Often, when we talk to farmers across Europe, the main issue is about the variety. With corn, for example, we get lots of questions on intrinsic characteristics, disease resistance and, above all, the performance level of the variety.
14 November 2023, Europe: Ultimately, how many tonnes per hectare will the farmer gain with this new genetic variety? In our business as seed companies, we are constantly working to improve flow in relation to all criteria, especially yield. Despite this work, farmers do not systematically notice the effects of these genetic improvements in their fields. Why not? Because the performance of a variety on a plot is not just linked to the characteristics of the hybrid, but to a multitude of factors. Soil, climate, fertilisation, and cultivation practices are among the factors that may or may not allow the hybrid to express its full potential.
In Europe, the Common Agricultural Policy (CAP), perceived as a constraint by farmers, is leading to some interesting thinking about limiting factors. I’m talking about cover crops. These intercrops are becoming increasingly mandatory in European countries. A cover crop is a secondary crop grown between two cash crops, with the aim of improving the agronomic and environmental quality of the plot. In addition to the financial gain (or absence of loss) linked to subsidies, all the agronomic benefits for the cash crop, in this case corn, should be taken into account. Cover crops have many beneficial effects, but to mention just a few:
- Through their leaf development, they protect the soil from exposure to rain and cold, and through their root development, they reduce compaction during the winter. As a result, they limit run-off, erosion and surface sealing.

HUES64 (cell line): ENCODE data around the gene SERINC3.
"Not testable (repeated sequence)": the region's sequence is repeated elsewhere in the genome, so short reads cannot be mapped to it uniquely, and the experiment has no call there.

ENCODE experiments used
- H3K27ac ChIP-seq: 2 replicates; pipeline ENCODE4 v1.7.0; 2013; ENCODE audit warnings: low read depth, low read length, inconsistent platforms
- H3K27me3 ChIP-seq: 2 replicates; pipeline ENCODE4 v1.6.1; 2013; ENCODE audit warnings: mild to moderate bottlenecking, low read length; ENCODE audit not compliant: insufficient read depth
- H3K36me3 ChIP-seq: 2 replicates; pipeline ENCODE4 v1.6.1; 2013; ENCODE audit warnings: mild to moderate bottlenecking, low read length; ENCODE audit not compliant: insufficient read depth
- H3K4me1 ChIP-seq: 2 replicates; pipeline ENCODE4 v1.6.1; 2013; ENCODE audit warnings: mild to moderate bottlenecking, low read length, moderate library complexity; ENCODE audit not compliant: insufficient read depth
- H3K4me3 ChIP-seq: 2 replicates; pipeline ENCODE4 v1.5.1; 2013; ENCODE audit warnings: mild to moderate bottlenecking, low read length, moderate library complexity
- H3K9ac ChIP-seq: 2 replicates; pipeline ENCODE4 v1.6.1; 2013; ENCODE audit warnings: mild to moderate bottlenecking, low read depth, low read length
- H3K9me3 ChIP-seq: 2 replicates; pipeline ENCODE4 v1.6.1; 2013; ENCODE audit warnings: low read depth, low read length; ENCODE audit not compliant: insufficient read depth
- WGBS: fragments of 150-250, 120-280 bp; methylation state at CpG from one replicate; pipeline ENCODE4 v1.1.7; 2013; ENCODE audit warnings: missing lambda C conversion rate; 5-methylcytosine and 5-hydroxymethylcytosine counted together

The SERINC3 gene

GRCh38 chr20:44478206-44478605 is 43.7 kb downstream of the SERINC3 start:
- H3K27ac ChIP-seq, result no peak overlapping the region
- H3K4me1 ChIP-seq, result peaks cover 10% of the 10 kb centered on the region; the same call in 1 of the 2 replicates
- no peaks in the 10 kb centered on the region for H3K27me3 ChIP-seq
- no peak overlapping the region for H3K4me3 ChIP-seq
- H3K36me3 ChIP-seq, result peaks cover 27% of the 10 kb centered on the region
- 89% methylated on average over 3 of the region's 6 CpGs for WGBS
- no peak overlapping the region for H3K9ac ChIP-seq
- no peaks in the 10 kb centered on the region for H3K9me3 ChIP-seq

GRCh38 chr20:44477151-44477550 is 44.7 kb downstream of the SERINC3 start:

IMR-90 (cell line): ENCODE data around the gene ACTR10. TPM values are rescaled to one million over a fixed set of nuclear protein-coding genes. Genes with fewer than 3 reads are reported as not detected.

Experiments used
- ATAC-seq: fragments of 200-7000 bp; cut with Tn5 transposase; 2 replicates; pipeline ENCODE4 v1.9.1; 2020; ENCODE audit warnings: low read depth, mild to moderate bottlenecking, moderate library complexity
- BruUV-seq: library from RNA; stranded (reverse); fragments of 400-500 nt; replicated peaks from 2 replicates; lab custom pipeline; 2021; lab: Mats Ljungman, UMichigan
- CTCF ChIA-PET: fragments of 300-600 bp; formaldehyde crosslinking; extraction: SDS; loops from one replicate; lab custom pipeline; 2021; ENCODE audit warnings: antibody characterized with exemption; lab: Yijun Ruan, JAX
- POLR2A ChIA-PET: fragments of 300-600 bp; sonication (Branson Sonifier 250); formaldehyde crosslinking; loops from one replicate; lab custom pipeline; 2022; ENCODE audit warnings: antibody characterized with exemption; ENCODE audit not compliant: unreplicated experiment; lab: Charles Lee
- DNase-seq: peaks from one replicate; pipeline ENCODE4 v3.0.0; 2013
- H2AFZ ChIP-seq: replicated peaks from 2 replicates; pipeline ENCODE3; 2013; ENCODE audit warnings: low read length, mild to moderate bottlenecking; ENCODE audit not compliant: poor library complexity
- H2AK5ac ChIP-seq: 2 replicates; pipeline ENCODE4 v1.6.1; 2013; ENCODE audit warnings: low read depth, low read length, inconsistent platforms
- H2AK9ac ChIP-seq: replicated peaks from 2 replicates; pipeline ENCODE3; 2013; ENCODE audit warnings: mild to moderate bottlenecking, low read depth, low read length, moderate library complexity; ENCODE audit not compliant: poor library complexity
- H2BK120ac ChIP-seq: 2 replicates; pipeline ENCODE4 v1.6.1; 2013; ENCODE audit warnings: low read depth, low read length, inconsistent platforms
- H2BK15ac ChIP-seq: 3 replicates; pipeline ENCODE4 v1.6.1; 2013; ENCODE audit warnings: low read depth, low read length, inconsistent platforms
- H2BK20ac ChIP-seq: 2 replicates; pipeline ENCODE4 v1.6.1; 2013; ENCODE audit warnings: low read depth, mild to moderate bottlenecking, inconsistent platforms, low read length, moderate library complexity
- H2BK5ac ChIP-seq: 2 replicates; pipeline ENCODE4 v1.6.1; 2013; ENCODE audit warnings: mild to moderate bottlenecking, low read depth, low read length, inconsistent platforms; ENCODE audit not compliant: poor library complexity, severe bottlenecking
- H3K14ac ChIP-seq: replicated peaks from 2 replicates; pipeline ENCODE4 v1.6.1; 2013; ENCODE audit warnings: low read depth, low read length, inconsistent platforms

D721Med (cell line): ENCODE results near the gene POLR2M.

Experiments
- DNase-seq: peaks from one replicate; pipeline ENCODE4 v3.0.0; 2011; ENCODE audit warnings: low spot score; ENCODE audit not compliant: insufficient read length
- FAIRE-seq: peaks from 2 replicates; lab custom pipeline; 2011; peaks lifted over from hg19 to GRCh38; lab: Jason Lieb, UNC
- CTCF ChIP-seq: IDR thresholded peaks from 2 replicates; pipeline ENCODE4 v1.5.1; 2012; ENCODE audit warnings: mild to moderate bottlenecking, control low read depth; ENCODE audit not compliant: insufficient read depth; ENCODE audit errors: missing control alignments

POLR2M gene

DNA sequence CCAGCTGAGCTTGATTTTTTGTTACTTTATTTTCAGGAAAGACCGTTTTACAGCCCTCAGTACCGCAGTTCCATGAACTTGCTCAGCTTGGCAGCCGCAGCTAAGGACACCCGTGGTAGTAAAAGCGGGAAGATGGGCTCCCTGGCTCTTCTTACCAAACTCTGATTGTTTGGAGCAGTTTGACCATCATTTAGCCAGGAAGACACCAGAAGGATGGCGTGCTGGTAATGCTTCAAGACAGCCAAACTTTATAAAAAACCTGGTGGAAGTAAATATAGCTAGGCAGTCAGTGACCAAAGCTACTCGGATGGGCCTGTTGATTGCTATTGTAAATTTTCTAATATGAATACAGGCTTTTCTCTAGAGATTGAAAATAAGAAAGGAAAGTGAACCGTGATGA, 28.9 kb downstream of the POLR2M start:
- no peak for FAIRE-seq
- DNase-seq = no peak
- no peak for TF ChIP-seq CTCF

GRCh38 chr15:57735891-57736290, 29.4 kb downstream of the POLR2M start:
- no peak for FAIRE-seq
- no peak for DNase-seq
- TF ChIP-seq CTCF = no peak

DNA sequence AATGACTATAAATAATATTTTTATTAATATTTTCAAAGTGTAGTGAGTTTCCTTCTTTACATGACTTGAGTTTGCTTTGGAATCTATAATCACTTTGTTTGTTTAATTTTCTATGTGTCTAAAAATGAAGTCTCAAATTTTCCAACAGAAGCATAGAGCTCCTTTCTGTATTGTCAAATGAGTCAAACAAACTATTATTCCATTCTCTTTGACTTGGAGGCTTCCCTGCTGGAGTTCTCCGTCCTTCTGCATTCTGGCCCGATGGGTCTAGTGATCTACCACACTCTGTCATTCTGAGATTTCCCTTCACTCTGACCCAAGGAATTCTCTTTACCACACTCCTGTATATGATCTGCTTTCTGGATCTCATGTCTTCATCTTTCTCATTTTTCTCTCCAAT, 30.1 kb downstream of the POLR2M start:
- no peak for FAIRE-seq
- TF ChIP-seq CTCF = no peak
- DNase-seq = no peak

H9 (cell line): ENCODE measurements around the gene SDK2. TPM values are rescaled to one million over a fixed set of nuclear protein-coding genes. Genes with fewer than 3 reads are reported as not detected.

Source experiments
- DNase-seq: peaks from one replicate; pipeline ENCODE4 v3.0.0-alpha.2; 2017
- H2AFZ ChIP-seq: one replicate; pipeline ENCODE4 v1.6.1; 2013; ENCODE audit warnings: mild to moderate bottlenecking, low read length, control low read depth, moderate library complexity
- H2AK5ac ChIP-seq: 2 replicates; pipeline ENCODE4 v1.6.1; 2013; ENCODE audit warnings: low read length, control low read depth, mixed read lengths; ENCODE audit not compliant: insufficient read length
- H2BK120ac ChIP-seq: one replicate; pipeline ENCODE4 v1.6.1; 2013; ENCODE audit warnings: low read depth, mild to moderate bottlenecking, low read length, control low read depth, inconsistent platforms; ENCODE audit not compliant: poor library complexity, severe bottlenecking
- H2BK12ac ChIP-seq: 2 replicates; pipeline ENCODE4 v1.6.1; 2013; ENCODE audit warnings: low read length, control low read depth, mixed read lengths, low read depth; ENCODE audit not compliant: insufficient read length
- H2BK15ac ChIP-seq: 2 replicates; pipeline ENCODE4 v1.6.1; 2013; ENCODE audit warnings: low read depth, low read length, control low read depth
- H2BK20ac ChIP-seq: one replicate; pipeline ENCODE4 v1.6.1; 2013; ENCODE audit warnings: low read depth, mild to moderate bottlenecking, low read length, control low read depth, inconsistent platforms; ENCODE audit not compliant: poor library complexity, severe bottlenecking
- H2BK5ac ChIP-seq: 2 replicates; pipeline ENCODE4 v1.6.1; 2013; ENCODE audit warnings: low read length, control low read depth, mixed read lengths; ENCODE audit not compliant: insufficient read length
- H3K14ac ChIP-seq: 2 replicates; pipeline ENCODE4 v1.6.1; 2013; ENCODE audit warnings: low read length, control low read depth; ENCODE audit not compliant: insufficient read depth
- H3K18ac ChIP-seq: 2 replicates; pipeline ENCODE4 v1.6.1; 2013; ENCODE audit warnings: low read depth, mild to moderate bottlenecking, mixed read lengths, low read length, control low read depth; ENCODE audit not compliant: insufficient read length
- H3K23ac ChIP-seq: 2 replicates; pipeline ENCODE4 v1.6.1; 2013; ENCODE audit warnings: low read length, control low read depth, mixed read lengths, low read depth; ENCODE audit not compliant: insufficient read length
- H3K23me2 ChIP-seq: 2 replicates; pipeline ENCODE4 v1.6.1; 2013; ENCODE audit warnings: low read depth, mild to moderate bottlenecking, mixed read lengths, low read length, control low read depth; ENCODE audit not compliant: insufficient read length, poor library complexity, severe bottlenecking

- They increase soil fertility in two ways
- Firstly, by increasing organic matter and boosting biological activity in the soil (+ microorganisms / + seed corn beetles / + earthworms)
- Secondly, by capturing fertilising elements. Nitrogen, for example through a) limiting the leaching by creating leaf and root biomass. This helps to conserve nitrogen over the winter, during a period of heavy rainfall, so that it is available during the corn cycle; and b) capturing nitrogen from the air, in the case of legume-based cover crops.
According to our studies, if we consider only the impact of this nitrogen and put a figure on it, a cover crop (a mixture of several species) that reaches 4t of dry matter in a plot will capture more than 100 units of nitrogen, of which more than 30 (1/3) are available for growing corn! The rest is gradually released for future crops. In the case of corn, this represents almost 15% of total requirements (for corn at 100 qx / Ha, i.e., 2.2 units per qual – Source Arvalis). It is in every farmer’s interest to get part of their nitrogen fertilisation at a lower cost!
That is why Lidea is also working on this agronomic approach and crop sequences in addition to breeding high-performance hybrids. To provide farmers with new, sustainable agronomic tools that will enable them to make the most of all the genetic potential provided by our breeders!
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